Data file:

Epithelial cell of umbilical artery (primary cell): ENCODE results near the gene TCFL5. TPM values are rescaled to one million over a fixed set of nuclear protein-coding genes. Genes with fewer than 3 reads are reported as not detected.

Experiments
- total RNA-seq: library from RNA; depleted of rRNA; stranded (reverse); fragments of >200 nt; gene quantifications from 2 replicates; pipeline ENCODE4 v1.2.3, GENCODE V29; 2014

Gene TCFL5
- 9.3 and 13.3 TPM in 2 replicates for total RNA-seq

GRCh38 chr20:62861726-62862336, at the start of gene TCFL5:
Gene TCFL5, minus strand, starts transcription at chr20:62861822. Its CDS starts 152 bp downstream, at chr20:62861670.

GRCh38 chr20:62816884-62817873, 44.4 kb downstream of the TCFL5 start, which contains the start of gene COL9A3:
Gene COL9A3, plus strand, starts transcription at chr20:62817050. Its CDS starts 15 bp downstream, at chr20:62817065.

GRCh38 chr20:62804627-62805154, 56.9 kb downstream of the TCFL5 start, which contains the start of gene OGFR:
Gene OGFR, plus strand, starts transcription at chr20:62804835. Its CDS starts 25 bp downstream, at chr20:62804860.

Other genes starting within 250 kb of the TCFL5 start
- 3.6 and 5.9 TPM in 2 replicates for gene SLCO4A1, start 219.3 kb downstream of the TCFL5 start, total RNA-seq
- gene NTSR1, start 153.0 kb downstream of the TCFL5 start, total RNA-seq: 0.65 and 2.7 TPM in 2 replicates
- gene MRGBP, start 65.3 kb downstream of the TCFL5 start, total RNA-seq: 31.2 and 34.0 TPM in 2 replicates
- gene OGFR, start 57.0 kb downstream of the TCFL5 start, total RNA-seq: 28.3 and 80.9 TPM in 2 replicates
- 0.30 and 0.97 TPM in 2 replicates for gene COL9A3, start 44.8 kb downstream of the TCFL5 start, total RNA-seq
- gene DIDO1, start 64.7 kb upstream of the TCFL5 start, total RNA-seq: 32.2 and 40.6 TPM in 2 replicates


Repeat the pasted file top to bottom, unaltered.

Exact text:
Epithelial cell of umbilical artery (primary cell): ENCODE results near the gene TCFL5. TPM values are rescaled to one million over a fixed set of nuclear protein-coding genes. Genes with fewer than 3 reads are reported as not detected.

Experiments
- total RNA-seq: library from RNA; depleted of rRNA; stranded (reverse); fragments of >200 nt; gene quantifications from 2 replicates; pipeline ENCODE4 v1.2.3, GENCODE V29; 2014

Gene TCFL5
- 9.3 and 13.3 TPM in 2 replicates for total RNA-seq

GRCh38 chr20:62861726-62862336, at the start of gene TCFL5:
Gene TCFL5, minus strand, starts transcription at chr20:62861822. Its CDS starts 152 bp downstream, at chr20:62861670.

GRCh38 chr20:62816884-62817873, 44.4 kb downstream of the TCFL5 start, which contains the start of gene COL9A3:
Gene COL9A3, plus strand, starts transcription at chr20:62817050. Its CDS starts 15 bp downstream, at chr20:62817065.

GRCh38 chr20:62804627-62805154, 56.9 kb downstream of the TCFL5 start, which contains the start of gene OGFR:
Gene OGFR, plus strand, starts transcription at chr20:62804835. Its CDS starts 25 bp downstream, at chr20:62804860.

Other genes starting within 250 kb of the TCFL5 start
- 3.6 and 5.9 TPM in 2 replicates for gene SLCO4A1, start 219.3 kb downstream of the TCFL5 start, total RNA-seq
- gene NTSR1, start 153.0 kb downstream of the TCFL5 start, total RNA-seq: 0.65 and 2.7 TPM in 2 replicates
- gene MRGBP, start 65.3 kb downstream of the TCFL5 start, total RNA-seq: 31.2 and 34.0 TPM in 2 replicates
- gene OGFR, start 57.0 kb downstream of the TCFL5 start, total RNA-seq: 28.3 and 80.9 TPM in 2 replicates
- 0.30 and 0.97 TPM in 2 replicates for gene COL9A3, start 44.8 kb downstream of the TCFL5 start, total RNA-seq
- gene DIDO1, start 64.7 kb upstream of the TCFL5 start, total RNA-seq: 32.2 and 40.6 TPM in 2 replicates